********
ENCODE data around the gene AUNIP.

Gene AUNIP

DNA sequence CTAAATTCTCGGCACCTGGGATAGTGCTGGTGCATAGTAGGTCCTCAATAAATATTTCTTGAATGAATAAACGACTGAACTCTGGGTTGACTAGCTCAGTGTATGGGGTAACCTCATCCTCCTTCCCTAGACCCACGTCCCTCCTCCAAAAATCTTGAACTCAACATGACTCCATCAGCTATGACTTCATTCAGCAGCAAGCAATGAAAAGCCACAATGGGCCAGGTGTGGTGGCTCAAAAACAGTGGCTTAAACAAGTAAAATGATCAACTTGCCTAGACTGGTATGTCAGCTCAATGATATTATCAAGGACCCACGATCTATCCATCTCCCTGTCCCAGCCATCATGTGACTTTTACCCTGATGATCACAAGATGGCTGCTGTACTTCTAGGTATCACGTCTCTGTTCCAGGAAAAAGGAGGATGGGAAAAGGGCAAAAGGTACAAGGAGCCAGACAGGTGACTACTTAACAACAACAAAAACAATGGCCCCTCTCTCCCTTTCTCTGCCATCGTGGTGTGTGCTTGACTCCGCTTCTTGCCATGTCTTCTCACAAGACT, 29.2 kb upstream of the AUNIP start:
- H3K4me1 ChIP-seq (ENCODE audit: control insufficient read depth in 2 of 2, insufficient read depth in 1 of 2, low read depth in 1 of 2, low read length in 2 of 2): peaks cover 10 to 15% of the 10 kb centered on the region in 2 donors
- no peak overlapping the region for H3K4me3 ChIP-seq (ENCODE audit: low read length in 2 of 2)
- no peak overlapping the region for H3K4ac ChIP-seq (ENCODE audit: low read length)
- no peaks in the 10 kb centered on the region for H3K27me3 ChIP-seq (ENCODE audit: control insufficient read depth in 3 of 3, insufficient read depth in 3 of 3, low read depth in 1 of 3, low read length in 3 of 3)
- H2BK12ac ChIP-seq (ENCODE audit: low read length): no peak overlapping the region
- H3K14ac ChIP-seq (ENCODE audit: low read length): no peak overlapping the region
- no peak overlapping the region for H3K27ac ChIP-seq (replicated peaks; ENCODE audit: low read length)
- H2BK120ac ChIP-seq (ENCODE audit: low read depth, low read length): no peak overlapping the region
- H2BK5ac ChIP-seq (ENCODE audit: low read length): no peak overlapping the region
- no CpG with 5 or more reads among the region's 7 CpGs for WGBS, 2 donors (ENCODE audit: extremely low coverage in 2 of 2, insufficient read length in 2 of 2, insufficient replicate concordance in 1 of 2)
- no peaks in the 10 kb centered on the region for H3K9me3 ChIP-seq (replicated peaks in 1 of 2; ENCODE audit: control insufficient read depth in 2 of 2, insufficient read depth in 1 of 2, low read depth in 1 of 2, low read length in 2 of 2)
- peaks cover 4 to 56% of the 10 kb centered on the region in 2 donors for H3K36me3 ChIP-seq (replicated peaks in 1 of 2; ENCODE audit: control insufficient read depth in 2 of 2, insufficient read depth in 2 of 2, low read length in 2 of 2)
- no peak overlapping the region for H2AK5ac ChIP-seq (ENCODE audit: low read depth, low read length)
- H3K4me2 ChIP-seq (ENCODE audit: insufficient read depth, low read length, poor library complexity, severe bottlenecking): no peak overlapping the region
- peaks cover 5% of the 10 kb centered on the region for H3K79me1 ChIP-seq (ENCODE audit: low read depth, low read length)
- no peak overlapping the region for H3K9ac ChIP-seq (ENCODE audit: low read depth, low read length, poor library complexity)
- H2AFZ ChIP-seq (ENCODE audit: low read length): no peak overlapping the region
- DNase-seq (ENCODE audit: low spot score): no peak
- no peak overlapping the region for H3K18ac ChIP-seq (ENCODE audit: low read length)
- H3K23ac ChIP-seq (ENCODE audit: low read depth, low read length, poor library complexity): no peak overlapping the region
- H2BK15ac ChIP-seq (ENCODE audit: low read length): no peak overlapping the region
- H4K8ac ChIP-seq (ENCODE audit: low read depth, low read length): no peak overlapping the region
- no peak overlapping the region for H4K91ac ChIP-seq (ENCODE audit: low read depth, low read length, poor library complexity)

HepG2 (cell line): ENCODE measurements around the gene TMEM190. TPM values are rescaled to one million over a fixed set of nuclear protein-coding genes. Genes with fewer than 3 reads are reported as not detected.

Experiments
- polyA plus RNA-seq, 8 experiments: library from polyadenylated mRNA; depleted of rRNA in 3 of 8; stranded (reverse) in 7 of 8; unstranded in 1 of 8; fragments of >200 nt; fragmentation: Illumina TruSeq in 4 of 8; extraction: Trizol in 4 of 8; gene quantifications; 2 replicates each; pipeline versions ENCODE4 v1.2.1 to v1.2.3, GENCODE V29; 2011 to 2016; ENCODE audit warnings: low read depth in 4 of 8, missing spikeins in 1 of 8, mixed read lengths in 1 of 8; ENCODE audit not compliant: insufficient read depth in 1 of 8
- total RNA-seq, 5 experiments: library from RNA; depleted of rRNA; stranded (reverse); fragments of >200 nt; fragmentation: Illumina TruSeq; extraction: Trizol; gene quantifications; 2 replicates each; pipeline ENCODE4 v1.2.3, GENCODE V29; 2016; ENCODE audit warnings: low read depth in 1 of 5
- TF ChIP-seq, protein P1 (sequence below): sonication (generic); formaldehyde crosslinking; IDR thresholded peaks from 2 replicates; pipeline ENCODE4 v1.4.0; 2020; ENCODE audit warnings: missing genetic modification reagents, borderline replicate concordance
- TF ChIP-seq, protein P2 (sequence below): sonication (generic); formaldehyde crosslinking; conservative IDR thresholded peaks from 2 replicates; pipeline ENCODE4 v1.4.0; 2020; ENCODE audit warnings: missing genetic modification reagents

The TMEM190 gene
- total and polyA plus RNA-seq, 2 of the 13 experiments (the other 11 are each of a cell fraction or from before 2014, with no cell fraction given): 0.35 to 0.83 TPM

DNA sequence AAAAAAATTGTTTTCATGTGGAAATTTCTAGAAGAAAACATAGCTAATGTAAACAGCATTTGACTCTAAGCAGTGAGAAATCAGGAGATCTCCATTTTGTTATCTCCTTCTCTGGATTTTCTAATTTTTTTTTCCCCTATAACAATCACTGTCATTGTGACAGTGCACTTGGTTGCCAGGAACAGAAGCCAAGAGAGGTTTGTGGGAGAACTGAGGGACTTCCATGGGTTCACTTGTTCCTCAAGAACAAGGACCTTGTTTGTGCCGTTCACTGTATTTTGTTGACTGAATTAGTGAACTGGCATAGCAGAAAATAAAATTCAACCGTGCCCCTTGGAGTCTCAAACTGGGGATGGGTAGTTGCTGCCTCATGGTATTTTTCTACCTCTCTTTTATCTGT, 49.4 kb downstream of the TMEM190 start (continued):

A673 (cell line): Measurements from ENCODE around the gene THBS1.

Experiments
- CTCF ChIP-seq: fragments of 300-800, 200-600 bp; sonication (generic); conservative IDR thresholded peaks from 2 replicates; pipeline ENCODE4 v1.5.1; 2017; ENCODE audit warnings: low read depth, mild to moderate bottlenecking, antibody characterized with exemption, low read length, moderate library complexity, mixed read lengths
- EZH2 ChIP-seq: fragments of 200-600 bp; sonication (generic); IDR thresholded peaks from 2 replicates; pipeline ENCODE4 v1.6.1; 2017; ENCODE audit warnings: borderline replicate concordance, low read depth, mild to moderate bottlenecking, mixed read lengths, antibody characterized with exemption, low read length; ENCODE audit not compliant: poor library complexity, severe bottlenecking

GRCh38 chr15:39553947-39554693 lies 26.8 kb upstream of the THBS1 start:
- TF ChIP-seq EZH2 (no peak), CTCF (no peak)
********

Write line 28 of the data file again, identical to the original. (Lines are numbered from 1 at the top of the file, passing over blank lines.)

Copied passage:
Experiments